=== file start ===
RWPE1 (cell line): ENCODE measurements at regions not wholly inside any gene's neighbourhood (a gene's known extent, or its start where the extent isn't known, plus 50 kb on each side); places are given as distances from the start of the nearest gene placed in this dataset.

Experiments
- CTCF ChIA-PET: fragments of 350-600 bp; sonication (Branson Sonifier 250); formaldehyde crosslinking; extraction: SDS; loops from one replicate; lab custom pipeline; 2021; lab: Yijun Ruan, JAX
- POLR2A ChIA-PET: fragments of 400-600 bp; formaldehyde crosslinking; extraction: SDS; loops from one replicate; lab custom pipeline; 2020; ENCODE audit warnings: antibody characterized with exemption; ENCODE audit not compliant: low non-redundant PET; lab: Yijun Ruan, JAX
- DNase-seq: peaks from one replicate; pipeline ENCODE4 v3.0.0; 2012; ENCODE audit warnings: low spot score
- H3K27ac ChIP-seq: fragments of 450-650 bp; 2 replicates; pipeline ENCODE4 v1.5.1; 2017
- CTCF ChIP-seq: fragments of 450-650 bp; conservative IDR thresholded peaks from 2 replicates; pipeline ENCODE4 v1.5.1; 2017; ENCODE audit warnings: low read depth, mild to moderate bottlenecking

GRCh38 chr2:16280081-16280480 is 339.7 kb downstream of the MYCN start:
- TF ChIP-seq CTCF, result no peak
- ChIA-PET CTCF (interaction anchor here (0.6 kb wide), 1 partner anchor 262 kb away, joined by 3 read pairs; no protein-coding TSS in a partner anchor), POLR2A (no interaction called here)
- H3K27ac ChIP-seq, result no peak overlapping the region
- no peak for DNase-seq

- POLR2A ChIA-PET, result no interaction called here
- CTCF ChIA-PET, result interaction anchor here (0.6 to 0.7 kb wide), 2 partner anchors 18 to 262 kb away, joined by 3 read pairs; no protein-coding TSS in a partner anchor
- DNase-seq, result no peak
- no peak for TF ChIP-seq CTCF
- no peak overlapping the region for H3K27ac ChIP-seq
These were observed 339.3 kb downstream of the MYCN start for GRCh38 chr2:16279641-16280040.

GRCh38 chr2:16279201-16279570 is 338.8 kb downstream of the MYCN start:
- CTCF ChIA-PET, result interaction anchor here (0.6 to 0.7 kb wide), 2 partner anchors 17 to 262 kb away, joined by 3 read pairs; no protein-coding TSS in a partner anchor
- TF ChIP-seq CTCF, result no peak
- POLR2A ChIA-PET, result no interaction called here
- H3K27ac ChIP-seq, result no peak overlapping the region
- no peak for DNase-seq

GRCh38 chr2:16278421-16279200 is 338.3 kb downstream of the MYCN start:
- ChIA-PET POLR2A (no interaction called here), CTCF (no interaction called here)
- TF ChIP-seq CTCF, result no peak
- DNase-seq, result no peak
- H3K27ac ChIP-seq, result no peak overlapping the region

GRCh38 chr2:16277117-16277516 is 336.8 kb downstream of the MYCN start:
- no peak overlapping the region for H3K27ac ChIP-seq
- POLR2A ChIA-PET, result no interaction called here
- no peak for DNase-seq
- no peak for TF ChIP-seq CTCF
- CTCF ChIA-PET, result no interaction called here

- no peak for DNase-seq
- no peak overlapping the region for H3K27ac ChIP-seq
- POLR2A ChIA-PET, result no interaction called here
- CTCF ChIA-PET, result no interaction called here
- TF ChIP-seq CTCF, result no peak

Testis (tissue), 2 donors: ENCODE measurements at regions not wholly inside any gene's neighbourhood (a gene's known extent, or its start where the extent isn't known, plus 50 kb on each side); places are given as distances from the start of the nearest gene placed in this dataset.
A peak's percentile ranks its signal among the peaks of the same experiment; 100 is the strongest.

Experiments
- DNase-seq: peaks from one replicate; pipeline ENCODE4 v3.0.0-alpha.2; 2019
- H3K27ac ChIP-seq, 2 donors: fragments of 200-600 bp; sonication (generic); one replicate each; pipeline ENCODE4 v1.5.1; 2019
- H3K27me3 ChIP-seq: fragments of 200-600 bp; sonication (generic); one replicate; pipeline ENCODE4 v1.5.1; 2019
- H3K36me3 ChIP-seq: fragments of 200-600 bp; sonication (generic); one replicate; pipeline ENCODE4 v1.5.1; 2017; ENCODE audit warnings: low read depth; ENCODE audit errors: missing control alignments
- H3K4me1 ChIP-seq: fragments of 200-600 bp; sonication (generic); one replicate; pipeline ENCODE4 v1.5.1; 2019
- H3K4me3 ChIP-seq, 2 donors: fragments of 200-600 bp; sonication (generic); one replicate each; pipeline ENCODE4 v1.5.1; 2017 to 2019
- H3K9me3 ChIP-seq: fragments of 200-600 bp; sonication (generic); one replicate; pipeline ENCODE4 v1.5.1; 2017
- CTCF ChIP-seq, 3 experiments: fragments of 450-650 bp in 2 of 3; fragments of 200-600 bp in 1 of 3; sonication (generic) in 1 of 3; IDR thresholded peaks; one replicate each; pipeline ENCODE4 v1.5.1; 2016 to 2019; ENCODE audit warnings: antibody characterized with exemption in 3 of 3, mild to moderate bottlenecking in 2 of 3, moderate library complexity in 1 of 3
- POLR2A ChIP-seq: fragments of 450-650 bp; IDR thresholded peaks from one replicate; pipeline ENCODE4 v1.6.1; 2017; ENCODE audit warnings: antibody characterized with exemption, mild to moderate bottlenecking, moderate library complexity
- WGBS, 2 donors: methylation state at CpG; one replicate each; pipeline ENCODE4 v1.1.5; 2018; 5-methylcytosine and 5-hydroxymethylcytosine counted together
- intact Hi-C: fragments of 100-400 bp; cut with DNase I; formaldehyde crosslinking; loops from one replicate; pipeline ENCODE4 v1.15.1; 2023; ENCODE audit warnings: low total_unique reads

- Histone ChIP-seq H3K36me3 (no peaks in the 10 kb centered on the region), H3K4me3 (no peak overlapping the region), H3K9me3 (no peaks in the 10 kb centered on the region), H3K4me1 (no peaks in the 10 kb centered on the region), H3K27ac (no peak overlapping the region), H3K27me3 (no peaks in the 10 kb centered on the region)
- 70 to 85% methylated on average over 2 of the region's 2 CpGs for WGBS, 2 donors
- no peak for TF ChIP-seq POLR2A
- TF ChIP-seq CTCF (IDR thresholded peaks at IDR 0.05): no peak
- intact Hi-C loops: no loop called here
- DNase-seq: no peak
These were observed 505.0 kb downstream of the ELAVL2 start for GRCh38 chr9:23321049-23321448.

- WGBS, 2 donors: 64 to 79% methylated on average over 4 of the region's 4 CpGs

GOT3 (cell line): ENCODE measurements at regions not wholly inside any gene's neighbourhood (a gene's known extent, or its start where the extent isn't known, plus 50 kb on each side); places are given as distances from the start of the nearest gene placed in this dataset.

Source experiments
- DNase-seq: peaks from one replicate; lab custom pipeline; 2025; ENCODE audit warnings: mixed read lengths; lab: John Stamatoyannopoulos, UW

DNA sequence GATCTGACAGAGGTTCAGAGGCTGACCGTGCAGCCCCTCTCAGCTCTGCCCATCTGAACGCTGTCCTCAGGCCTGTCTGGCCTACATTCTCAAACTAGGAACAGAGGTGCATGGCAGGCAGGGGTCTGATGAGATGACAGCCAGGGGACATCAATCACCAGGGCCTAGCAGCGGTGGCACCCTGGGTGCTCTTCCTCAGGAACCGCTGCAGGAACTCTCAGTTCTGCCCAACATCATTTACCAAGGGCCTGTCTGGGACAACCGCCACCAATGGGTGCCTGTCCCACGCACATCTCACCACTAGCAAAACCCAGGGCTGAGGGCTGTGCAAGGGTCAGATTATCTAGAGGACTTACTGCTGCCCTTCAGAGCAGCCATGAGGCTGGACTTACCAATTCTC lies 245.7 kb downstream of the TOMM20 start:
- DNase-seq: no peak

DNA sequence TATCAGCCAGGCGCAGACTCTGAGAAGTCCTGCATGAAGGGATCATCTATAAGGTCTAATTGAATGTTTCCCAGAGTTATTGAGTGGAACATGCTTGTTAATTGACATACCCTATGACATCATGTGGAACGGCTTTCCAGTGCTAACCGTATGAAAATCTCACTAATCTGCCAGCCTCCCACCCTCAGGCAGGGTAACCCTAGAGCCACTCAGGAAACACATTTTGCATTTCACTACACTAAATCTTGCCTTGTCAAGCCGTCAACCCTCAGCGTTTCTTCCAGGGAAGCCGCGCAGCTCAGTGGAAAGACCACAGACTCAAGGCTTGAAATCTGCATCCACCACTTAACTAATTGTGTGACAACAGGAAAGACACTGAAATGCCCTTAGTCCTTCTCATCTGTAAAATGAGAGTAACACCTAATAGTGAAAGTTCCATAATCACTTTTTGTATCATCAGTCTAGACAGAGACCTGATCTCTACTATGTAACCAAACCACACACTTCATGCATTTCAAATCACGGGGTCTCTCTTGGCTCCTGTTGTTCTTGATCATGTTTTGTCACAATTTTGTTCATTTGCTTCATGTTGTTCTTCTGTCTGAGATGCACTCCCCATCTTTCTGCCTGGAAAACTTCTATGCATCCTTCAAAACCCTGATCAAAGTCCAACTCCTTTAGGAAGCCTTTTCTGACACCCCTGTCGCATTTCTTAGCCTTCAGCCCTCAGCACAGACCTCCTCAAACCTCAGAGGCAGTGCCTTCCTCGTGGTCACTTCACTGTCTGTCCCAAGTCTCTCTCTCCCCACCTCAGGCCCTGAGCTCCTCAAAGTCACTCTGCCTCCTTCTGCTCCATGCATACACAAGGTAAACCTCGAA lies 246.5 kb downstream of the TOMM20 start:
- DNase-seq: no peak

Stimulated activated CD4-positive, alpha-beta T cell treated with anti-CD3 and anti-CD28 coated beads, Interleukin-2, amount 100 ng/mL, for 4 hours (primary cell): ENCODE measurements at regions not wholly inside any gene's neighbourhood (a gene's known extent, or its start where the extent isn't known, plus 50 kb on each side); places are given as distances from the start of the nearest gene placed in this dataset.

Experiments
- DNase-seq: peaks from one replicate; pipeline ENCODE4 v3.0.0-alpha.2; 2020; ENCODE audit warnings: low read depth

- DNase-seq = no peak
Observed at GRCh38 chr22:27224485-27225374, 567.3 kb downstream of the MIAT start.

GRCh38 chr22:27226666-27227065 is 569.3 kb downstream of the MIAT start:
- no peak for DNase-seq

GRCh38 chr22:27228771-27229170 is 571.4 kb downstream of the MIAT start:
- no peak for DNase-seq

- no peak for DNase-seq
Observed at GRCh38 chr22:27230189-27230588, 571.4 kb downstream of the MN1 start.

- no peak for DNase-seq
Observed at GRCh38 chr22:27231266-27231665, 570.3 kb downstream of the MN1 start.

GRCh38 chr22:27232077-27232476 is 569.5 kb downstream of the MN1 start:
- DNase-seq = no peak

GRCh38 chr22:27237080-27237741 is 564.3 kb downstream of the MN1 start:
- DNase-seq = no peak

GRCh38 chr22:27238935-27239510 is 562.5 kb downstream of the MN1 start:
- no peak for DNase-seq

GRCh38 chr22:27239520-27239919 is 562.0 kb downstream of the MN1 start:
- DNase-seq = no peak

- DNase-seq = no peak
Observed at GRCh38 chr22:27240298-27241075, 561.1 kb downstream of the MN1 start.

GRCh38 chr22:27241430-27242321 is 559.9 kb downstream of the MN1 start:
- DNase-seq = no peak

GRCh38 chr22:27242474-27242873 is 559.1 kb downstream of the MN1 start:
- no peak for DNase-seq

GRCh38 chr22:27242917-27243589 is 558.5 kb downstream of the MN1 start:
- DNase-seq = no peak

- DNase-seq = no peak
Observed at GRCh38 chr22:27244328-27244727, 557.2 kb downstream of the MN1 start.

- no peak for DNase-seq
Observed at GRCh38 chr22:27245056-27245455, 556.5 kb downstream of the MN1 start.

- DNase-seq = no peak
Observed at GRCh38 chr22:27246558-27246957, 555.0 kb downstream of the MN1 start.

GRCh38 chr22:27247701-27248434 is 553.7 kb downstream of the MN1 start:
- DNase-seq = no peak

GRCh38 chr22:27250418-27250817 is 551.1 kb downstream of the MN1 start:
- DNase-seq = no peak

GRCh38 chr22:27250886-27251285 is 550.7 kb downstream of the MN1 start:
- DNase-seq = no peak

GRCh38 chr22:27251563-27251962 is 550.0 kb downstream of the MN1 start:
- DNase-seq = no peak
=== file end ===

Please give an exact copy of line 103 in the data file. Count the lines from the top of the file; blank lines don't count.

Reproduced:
- DNase-seq = no peak